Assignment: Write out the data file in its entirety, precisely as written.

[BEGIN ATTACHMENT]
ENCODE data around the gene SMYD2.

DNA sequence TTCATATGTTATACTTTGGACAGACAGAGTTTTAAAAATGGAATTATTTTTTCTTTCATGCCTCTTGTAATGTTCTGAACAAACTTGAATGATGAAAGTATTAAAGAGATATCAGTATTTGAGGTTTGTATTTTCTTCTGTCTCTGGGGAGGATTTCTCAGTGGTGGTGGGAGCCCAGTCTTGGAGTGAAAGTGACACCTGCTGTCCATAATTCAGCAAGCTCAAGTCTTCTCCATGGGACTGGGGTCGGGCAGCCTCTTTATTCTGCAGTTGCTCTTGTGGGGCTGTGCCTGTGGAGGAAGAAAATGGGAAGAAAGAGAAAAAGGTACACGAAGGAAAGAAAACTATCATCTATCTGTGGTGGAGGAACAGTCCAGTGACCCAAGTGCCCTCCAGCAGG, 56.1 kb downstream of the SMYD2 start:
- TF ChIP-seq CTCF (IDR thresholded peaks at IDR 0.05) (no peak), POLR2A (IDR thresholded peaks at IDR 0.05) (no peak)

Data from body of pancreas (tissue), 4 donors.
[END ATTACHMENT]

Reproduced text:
ENCODE data around the gene SMYD2.

DNA sequence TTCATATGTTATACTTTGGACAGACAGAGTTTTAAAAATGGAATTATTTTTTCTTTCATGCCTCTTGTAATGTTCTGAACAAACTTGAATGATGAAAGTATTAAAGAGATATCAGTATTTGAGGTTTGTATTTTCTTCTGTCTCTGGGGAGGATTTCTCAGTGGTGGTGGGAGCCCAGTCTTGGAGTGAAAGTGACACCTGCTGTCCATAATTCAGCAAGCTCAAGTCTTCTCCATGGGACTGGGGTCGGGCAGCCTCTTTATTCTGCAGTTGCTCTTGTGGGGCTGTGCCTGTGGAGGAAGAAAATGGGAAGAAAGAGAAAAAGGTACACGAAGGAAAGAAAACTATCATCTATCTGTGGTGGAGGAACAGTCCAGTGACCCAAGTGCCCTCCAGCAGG, 56.1 kb downstream of the SMYD2 start:
- TF ChIP-seq CTCF (IDR thresholded peaks at IDR 0.05) (no peak), POLR2A (IDR thresholded peaks at IDR 0.05) (no peak)

Data from body of pancreas (tissue), 4 donors.